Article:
In a recent conversation with Gary Hines, longtime producer and director of the three-time, Grammywinning group Sounds of Blackness, I mentioned I can still remember where I was the first time I heard their infectious, booming, positively-charged anthem, “Optimistic.” A happy, young Temple University student traipsing along 52nd Street, West Philadelphia’s famous strip fondly remembered for its then bustling cluster of Black-owned businesses that lit that commercial corridor with “everything Black” from fashion to food to music. Out on that street at a jewelry table purchasing a pair of dangling, electric blue, beaded earrings from a Black street vendor, my ears were accosted by the Sounds of Blackness, and their Jimmy Jam and Terry Lewis “Optimistic” collaboration. Oh, that pulsating intro: “The Blackness/Keep, keep on/Never say die!”
That first “flavor in your ear” encounter with Sounds of Blackness occurred decades ago, but the trendsetting, pro-Black genius of the Stellar and NAACP awarded Minneapolis-based vocal and instrumental group continues.
Hines says the group formed fifty years ago “as the Macalester College Black Voices.” Handed the reins of the heralded group, he had a vision to lead his newly named Sounds of Blackness group under the inspiration of music legend Duke Ellington.
“A lot of people don’t know that Duke—we hear his name and think of jazz, as we should—wrote and recorded spirituals, blues, gospel, African music, and every sound of Blackness,” began Hines. “We’re often mislabeled as a gospel group.” And while the mislabeling is common, the group actually performs a wide range of music encompassing the legacy, esteem, and experience of Black culture, Africa, and “the ancestors.” Hines credits these as integral influences for Black music that makes Black Music Month “necessary for everybody,” not just Black people, because of its impact on music and culture worldwide. Hines intertwines his perspective on the ubiquity of Black music, its accessibility, and the knowledge of it for all cultures, with the current push to teach Black history in classrooms. “Black music, history, and culture are still not a significant part of most school curriculums. The deleterious effects of this are catastrophic,” said Hines. “It’s impossible to view African Americans as equals without knowing the full extent of our contributions to world history and culture. We must always remember that history equals humanity.”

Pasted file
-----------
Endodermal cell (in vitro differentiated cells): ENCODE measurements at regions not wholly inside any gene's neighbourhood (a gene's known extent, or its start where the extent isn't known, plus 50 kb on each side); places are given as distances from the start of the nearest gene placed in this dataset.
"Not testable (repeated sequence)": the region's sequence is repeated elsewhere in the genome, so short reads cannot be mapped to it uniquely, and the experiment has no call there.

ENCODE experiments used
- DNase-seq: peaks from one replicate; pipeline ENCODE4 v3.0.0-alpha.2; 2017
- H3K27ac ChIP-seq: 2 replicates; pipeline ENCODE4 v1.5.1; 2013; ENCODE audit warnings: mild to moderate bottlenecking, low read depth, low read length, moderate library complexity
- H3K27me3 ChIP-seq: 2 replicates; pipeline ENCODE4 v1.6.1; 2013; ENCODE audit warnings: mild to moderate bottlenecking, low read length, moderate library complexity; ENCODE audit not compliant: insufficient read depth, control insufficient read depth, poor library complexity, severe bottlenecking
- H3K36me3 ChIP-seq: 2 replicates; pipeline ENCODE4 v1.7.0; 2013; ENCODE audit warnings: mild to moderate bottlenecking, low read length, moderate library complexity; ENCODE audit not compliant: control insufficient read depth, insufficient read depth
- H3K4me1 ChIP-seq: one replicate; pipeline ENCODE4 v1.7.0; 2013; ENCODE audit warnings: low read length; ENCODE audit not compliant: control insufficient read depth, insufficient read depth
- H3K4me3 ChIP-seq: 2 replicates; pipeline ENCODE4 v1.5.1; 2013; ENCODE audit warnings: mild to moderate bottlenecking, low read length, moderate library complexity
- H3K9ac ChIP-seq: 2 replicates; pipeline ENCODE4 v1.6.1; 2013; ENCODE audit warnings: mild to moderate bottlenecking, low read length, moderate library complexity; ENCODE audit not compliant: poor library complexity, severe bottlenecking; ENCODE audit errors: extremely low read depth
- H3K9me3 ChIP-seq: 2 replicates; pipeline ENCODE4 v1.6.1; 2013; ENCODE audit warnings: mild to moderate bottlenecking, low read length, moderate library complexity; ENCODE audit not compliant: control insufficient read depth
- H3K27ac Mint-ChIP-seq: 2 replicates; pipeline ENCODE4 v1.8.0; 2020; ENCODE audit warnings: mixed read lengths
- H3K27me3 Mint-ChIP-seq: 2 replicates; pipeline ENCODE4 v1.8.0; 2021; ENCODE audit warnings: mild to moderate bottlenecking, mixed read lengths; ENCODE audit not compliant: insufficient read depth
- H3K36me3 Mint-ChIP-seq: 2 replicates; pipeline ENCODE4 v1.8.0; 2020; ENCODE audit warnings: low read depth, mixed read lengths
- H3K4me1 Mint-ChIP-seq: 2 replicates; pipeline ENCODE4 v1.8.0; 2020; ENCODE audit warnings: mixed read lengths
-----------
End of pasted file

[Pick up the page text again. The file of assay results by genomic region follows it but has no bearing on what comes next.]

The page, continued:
As June commemorates the authentic artistry of Black music and now Juneteenth, America’s second Independence Day celebrating the abolition of slavery in Texas and the end of the Civil War, Sounds of Blackness debuts their new “Woke” and “Juneteenth Celebration” anthem releases. Hines says President Biden’s signage of the Juneteenth National Independence Day Act inspired “Juneteenth Celebration,” the group’s latest song; and he believes the new songs are divinely inspired.
“God gave Sounds of Blackness “WOKE” and “Juneteenth Celebration” because both experiences needed an anthem,” Hines began. “Uplifting songs that would represent, explain, and be an inspiration to and for these movements and everyone who is involved therein!”
Sounds of Blackness’ impact on American history and culture doesn’t end there. The group has more legacy to fulfill. “We’re going to continue and expand our music, mission, and message internationally with Sounds of Blackness chapters across the United States and around the world to further establish our functions as a cultural institution with Sounds of Blackness community centers, schools, and workshops that focus on youth and our communities,” Hines revealed.
Sounds of Blackness seemingly has no plans to slow down, I say it sounds like, “The Blackness/Never say die/Optimistic.”